Helping Students to Succeed in College by Learning to Ride a Bike (Part 2)

Ideally, you will have read Part 1 of this post before before reading this entry.  In the first post, the Significant 7 factors for student success before and in the first year of college were introduced.

In this post, we transition in to the sophomore year through graduation for student success.  And since the Big 3 Factors (Co-curricular, Academics, Paying for College = CAP) were featured in the first post, this post is framed as…

Beyond the Big 3 – Moving from Tricycle to Bicycle

The Big 3 Factors were symbolically represented by the need to have three wheels to move  a tricycle.  However, not many, if any, adults, still ride tricycles.  Eventually, we are ready for less support and more challenge.

Usually, students become more autonomous in navigating college and their family support becomes less essential to their success.  Family support still exists, but less in the “hovering above you” sense.  The major shift from a tricycle to a bicycle comes in leaving a wheel behind and learning to balance life on the two remaining wheels.  The wheel that is left off at this point, paying for college, is not one that is forgotten, but it typically becomes  less of a focus after the way forward is figured out in year one.  Tuition is still paid, and part-time work and debt may be needed, but the approach to paying is usually established by year two.

This leaves only the two wheels to ride on: academic and co-curricular engagement.  The academic components continues to be guided by the extent of academic engagement and faculty interaction.  And co-curricular engagement, while seen by some as less important, is just as necessary to thriving in college – as necessary as a second wheel is to a bicycle.  However, there are several new additions to most bicycles versus tricycles.  The three major complexities and improvements in bicycles over trikes are described below.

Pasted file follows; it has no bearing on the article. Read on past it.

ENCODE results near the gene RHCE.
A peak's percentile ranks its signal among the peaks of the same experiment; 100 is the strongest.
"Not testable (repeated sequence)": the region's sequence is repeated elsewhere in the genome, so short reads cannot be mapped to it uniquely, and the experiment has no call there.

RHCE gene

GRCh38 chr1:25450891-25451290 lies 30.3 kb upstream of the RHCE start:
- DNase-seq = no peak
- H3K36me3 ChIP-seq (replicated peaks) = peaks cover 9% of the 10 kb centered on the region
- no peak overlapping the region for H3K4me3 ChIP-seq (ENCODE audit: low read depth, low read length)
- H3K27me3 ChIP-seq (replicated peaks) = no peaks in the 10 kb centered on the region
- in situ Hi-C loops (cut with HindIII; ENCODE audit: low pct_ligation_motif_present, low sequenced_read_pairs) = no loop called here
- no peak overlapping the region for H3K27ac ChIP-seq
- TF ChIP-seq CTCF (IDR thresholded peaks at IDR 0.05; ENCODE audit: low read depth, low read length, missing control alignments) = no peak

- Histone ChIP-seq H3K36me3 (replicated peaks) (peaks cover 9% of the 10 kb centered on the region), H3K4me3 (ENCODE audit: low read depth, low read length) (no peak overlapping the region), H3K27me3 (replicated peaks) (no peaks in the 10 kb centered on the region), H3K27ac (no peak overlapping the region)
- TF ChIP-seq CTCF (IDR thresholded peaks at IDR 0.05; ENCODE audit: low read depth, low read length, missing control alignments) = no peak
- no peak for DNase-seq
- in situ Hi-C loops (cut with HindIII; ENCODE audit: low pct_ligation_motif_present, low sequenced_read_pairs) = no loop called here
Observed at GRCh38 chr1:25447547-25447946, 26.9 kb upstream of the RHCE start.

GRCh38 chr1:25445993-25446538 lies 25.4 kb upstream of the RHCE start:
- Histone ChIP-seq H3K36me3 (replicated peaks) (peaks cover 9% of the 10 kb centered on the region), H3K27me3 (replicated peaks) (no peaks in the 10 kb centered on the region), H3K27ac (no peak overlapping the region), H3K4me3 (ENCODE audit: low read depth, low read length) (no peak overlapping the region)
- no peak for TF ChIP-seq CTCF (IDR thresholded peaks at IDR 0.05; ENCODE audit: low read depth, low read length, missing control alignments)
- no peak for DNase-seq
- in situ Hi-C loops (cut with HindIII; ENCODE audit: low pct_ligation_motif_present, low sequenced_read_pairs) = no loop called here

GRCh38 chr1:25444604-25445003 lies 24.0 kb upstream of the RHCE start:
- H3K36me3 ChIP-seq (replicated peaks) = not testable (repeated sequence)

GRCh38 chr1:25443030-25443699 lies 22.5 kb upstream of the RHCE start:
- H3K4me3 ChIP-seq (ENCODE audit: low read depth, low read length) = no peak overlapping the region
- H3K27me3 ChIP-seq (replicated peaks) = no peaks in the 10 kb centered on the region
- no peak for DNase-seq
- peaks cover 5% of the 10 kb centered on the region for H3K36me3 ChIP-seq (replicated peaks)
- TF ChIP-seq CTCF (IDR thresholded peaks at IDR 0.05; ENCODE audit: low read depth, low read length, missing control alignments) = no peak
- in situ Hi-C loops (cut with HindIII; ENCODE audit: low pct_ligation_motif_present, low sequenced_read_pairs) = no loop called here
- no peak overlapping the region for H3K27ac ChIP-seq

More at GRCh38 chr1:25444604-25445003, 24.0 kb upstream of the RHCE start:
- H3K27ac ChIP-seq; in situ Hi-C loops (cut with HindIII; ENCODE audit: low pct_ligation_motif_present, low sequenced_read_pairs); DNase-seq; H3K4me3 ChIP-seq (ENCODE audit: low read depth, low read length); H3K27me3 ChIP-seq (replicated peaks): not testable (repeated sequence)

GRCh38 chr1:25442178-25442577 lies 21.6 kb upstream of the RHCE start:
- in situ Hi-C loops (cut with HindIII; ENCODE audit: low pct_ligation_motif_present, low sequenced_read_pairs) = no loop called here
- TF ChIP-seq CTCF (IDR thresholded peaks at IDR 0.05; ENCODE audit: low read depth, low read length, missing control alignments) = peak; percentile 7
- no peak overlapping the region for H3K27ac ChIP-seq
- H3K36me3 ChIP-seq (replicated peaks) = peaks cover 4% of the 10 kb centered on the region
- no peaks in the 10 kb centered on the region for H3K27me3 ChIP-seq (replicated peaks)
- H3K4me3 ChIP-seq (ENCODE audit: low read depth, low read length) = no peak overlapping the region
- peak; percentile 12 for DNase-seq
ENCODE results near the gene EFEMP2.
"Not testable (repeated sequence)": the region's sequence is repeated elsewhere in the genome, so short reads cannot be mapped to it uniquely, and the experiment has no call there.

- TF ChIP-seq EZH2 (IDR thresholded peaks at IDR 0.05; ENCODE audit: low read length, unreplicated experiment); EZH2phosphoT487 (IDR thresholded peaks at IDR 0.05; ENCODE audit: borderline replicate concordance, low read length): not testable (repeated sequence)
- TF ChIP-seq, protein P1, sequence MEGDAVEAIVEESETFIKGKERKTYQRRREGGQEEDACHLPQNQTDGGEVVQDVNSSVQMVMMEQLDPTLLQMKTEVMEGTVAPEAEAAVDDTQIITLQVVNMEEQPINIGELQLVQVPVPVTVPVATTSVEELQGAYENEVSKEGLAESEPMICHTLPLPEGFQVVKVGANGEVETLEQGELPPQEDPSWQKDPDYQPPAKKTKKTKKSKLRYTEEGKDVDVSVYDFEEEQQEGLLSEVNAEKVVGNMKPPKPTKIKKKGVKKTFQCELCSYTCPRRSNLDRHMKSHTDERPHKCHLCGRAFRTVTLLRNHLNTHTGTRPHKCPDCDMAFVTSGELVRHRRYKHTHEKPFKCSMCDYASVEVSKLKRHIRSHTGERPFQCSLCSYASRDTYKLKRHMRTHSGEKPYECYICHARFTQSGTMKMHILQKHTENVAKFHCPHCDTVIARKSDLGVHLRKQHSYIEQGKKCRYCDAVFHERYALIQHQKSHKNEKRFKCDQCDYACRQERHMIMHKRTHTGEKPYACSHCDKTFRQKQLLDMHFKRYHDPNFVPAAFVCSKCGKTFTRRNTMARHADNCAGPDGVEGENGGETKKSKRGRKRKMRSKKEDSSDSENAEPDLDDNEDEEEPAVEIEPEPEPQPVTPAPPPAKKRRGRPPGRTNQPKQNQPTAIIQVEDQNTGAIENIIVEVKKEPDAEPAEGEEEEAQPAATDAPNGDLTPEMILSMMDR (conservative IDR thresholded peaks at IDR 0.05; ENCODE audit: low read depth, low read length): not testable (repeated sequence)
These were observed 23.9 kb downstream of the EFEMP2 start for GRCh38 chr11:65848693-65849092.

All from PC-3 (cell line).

Life is like riding a bicycle. To keep your balance, you must keep moving.  Albert Einstein

8. Identifying Purpose – What is the end goal for this bicycle trip?

Although the tricycle may have focused on making it down the driveway and back, bikes are designed for much longer trips.  In a similar respect, universities are designed for more than just retention and first year success.  Universities are expected to have overarching goals for students and to align students’ education with them.  Without these larger goals, universities become more like factories, putting a bunch of parts together (i.e. courses) and stamping it with a trademark (i.e. diploma).

Similarly, students need to know why they are going to college.  Many college dropouts become disillusioned with their end goal and with no new plan to guide them, leave.  On the other hand, if they discover some purpose for their career or discernment as to their calling, they are more likely to persist through tough times.

Several of the common longer-term goals that help colleges and students identify purpose include:

  • Graduate and be hired in a well-paying job
  • Go to graduate school to study a passion in more depth
  • Find an area of study that leads to a fulfilling job
  • Develop a desire for lifelong learning
  • Discover a passion for lifelong service and leadership
  • Find and build lifelong friendships

9. Navigating Crises – Bicycle brakes help us handle challenges

More often than most people realize, students experience at least one external crisis in college.  These challenges, like the death of a grandparent, a parent’s loss of job, or a major health crisis, can result in the journey through college stopping and/or slowing down.  In a bicycle, these external crises, like gravel, sharp turns, and pedestrians or cars, are dealt with using the brakes. These situations are often unforeseen and therefore, also, unplanned.  From a college’s perspective, helping students through these challenges require resources that reduce the negative impact of crises.